It didn't take any more than six or seven months, from the time of the first idea to the time I finished a huge six-part manuscript that became the outline for the series. I had free time then. I didn't have any other demands on my time, except just to live and say hello and goodbye to my husband once in a while. He was really quite supportive. I became totally obsessed and involved and excited. I found myself putting in every waking moment. I'd get up and I'd almost resent taking a shower before sitting down at the typewriter. I was putting in twelve, fourteen, sixteen hours a day, seven days a week.
What happened to the rough draft?
I went back and started to read it, and it was awful. I was telling the story to myself but it wasn't coming through on the page. I thought, "My feeling and my passion are not there." So then I went back to the library to get books on how to write fiction.
After doing a lot of self-study, I started to rewrite this big mass of words. I thought I was going to cut it down. About halfway through the first of these six parts I discovered I had 100,000 words. In adding scene and dialogue and description and everything necessary to write a novel, the thing was growing. I thought, "I'm doing something wrong. At this rate I'm going to end up with a million-and-a-half words." Talk about a writer's block.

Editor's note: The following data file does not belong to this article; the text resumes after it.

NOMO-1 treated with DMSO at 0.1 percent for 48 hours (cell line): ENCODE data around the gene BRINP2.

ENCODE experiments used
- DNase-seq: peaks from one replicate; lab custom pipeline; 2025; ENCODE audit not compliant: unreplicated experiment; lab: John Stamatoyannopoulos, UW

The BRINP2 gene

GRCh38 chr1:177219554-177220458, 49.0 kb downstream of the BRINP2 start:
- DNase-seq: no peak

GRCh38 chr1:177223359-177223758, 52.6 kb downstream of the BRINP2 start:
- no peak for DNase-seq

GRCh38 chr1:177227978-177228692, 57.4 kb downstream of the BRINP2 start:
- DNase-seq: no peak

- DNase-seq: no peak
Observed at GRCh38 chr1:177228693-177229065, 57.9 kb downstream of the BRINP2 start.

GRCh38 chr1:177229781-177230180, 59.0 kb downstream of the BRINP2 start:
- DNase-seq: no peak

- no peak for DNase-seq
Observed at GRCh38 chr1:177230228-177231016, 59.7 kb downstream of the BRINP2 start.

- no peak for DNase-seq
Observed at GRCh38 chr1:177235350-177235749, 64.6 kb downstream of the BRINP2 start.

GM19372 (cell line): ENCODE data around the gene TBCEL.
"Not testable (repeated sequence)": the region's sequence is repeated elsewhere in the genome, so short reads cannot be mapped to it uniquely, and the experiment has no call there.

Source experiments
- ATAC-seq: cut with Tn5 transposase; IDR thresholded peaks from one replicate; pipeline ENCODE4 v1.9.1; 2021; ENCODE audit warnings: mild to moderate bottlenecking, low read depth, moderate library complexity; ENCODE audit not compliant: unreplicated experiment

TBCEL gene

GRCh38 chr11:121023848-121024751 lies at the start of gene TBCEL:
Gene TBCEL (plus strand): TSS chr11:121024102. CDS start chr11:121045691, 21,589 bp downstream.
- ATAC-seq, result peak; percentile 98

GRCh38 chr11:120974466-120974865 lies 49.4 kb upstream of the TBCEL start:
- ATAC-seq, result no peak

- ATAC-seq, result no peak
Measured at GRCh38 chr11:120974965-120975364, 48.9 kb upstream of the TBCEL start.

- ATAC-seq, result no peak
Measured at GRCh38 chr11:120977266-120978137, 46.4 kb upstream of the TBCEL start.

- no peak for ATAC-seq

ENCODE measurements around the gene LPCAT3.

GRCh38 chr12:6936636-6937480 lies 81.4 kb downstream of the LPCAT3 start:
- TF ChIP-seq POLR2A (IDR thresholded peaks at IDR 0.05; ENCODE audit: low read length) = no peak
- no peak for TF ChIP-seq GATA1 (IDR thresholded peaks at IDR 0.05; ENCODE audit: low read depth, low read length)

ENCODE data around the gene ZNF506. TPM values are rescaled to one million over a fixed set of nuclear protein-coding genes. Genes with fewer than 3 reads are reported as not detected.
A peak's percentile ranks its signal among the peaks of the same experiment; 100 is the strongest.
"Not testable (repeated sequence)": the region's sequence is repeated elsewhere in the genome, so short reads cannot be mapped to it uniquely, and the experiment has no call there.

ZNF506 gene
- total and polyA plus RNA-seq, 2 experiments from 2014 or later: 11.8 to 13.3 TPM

I went back and really looked at the six different parts, and realized that I had too much to cram into one novel. What I had was six different books. I can still remember telling my husband, "I've got six books," He said, "You've never written a short story, and now you're going to write six books?"
Earth's Children became the series title, and the first book became The Clan of the Cave Bear.